“Bringing German Hammer Guns Back Into the Field,” by Stephen Wesbrook: Waidmannsheil, Journal of German Gun Collectors Association, Spring, 2017, pp. 8-12.
Engraved on sidelock of the 12-gauge Franz Kettner external hammer shotgun in photograph 1 above is a wonderful scene off flushing game birds. This photograph also shows the outcome every hunter hopes for in such a situation. The game birds in the engraving are most likely hazel grouse or grey partridge; the photograph shows a ruffed grouse. The scene in the engraving probably came from the Thuringian forests at the end of the 19th century; the photograph was taken in northern Maine this past October.
There are two general conditions necessary to bring back into the field many of the century-old German hammer guns sitting in gun cabinets in the United States, a large percentage of which were brought here by returning soldiers after World War Il.
The first is to bring them back physically, so they are safe, reliable, and preserved for decades more of use.
“The Petroleum-Based Oil Threat to the Preservation of Classic Shotguns,” by Steve Wesbrook: Lefever Gun Collectors Association Newsletter, September- October 2018 , pp. 2-5.
I would like to thank the editor for including in the March-April issue of the LACA newsletter pictures and a description of the Nichols & Lefever 10-gauge hammergun, serial number 5462…. I understand that based on the serial number this is the second oldest Nichols & Lefever known to have survived. As someone who spends a lot of time working to preserve late 19th century and early 20th-century doubleguns, I have thought a lot about why some high quality and obviously once very expensive shotguns have been well preserved and others have not.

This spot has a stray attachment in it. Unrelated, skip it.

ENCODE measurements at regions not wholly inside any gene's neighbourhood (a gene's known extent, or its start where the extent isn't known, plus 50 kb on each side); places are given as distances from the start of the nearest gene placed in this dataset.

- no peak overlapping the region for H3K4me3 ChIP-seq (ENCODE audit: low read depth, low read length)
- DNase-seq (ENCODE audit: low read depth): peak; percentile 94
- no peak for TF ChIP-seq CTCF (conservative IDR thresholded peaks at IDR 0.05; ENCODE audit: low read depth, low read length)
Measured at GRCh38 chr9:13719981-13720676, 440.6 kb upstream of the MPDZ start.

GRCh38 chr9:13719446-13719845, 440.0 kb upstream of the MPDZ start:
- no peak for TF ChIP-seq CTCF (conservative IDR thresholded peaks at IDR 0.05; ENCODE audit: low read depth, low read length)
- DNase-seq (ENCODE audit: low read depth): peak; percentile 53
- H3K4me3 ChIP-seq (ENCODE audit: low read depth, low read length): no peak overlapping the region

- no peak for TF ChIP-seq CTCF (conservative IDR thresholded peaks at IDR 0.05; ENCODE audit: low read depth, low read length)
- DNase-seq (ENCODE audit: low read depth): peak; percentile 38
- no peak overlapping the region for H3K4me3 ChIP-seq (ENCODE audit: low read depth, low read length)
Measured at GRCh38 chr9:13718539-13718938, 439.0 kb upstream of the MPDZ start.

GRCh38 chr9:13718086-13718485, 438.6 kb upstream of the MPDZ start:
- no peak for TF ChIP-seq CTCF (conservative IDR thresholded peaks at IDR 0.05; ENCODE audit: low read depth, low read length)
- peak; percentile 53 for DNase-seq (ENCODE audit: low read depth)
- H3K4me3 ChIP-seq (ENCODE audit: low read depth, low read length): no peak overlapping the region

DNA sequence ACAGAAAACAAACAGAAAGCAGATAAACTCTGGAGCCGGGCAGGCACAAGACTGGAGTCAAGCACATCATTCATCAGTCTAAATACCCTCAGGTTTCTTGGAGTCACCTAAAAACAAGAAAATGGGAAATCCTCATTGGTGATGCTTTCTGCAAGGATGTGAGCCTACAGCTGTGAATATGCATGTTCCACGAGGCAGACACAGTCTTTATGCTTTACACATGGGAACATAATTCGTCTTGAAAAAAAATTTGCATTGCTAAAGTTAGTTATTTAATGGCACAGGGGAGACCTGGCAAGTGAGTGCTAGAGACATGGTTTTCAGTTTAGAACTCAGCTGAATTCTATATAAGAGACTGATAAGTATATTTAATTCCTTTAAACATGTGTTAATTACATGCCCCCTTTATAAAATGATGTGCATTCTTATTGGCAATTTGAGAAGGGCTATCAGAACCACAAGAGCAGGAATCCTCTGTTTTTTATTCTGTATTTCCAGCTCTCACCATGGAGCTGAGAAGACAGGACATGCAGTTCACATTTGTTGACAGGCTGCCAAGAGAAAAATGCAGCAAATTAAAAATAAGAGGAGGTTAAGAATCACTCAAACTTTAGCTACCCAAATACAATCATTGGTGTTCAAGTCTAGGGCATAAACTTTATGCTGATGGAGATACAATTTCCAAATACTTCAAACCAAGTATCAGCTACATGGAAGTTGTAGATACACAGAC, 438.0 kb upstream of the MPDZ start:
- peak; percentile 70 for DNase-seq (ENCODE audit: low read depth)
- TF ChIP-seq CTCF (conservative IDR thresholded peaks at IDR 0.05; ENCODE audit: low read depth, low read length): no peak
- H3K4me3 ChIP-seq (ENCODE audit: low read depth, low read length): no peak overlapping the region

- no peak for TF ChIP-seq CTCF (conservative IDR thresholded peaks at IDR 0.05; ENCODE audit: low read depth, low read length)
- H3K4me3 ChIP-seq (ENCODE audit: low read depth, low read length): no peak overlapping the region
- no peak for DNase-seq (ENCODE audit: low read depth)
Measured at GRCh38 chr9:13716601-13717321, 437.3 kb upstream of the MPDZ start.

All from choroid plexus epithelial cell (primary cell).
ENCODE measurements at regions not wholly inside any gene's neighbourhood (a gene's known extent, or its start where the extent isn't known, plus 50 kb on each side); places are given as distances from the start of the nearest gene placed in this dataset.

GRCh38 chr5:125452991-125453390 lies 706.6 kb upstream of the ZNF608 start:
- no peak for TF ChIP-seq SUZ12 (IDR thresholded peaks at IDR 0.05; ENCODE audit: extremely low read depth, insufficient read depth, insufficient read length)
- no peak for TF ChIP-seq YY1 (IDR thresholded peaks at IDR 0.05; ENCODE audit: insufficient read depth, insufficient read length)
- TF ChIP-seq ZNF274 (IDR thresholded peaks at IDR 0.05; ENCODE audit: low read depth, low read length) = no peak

The formula for the preservation of antique and vintage shotguns is the same as for other complex machines: (1) recognition of value, tangible or intangible; (2) periodic, if not regular, use; (3) routine operator-level maintenance; and (4) scheduled preventive maintenance services. For a shotgun to have survived at all for 120 to 150 years, at least one or two of these factors had to have been present for some of its history. To be well preserved, all four need to have occurred. Many of the existing shotguns manufactured during the golden age of the side-by-side cartridge shotgun, arguably from about 1865 to 1915, have not had any of the last three happen for many decades and are deteriorating rapidly. Yet most of these can be brought back to a condition where they can be used again for their original purposes and be passed to the care of the next generation.
The last of the four factors mentioned above is, in my opinion, the most significant in preserving antique doubleguns that have made it this far but are now at risk. For shotguns, as with all fine machines, 100 years is too long an interval between scheduled maintenance services.
Stock Therapy: 100 Years Is too Long between Oil Changes, Sporting Classics - Guns & Hunting Issue, Autumn 2020, pp. 138-145.